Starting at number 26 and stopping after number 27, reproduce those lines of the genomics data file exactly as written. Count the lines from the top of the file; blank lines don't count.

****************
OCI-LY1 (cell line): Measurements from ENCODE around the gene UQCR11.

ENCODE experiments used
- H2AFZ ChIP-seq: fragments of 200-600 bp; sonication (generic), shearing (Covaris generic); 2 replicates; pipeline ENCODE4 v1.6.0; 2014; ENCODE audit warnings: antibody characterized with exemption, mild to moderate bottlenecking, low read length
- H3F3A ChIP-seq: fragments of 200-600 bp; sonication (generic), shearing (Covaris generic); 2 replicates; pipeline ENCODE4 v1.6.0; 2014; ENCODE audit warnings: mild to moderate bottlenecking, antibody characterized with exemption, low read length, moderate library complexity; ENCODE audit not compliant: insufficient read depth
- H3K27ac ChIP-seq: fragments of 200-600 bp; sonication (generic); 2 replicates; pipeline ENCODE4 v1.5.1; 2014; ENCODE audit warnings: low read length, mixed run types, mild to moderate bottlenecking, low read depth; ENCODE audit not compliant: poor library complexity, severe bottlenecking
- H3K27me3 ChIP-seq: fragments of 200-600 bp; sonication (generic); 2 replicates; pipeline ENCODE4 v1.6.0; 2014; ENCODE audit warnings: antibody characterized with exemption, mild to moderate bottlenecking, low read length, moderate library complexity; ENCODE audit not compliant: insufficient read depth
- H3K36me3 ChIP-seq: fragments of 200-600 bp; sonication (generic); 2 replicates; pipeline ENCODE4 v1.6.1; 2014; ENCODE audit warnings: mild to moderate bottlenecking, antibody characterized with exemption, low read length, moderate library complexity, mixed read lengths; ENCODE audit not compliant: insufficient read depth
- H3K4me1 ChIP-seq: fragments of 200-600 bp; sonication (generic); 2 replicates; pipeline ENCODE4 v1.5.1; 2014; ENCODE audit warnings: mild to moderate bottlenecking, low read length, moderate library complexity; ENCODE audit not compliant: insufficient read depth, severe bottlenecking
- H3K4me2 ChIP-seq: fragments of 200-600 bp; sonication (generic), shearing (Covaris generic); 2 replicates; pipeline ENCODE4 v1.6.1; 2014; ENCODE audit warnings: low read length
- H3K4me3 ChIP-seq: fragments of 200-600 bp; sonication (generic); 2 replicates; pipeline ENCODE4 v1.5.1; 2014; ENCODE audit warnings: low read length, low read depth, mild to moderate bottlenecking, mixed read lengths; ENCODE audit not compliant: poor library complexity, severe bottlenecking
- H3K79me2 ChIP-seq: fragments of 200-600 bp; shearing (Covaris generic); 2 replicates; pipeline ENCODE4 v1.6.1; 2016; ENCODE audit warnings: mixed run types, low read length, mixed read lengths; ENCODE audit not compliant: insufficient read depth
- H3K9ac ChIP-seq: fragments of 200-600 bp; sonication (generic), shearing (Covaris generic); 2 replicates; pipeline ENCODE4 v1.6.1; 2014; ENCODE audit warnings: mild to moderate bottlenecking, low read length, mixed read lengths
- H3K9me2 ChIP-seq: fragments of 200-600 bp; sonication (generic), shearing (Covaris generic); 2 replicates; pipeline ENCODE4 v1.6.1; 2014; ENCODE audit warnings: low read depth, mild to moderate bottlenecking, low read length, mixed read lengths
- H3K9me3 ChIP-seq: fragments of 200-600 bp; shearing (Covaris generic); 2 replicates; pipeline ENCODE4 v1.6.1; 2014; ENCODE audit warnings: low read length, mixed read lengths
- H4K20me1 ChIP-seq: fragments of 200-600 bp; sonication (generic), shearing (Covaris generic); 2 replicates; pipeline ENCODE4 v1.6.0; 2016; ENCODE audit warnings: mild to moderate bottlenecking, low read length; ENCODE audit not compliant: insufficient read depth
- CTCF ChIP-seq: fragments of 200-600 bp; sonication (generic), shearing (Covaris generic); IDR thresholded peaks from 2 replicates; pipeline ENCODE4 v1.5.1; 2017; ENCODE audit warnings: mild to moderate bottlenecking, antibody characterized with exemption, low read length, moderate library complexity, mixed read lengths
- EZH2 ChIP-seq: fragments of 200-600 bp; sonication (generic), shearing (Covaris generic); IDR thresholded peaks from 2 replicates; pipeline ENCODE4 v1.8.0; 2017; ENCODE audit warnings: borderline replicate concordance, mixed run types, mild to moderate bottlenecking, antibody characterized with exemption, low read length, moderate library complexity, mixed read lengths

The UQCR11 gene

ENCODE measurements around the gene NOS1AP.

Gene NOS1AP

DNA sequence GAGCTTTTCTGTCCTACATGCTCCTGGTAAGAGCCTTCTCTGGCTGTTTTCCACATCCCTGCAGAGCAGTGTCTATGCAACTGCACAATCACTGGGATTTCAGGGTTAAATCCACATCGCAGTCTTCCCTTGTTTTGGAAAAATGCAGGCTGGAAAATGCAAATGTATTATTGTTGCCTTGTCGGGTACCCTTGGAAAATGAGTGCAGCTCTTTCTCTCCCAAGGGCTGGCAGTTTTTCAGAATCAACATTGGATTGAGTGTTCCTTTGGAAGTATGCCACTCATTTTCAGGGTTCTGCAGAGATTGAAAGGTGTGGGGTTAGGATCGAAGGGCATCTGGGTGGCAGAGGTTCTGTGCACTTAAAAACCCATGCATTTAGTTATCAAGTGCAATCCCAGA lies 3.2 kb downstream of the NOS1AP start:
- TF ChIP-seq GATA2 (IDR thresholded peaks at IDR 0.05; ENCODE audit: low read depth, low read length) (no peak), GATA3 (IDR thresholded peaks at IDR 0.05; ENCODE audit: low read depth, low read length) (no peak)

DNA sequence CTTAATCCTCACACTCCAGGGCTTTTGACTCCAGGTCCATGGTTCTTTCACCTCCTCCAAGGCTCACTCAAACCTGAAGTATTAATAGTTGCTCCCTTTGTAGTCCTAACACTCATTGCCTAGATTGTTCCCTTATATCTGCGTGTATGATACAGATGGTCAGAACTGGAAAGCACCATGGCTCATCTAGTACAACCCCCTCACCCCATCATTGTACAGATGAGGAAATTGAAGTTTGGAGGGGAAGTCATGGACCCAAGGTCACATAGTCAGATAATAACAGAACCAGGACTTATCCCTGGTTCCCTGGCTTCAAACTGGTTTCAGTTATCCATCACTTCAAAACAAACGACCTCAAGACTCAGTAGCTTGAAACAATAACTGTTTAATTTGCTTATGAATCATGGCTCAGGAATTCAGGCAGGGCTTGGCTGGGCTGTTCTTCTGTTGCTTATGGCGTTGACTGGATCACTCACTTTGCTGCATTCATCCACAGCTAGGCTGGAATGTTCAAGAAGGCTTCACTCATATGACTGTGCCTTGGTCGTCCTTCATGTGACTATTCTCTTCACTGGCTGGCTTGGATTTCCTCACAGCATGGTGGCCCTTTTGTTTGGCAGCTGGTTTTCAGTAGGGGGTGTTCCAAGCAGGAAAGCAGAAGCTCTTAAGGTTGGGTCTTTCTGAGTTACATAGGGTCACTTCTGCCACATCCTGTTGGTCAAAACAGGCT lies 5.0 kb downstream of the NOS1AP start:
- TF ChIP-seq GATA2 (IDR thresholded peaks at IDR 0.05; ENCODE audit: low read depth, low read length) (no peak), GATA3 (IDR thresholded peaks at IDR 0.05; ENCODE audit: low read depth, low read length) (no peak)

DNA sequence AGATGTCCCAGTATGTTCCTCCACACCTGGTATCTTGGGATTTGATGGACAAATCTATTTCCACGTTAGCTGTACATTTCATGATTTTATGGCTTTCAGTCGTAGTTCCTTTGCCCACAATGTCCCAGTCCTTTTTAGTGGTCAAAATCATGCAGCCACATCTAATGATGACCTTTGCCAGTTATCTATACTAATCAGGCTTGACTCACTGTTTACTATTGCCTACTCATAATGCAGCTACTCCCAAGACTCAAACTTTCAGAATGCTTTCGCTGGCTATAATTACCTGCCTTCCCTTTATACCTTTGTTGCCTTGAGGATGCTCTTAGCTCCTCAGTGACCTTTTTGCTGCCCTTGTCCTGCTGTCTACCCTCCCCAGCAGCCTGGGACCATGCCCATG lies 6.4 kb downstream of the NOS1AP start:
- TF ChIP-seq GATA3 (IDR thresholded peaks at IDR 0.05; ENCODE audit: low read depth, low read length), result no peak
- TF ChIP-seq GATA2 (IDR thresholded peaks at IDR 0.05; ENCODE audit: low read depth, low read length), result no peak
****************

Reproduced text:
- TF ChIP-seq GATA3 (IDR thresholded peaks at IDR 0.05; ENCODE audit: low read depth, low read length), result no peak
- TF ChIP-seq GATA2 (IDR thresholded peaks at IDR 0.05; ENCODE audit: low read depth, low read length), result no peak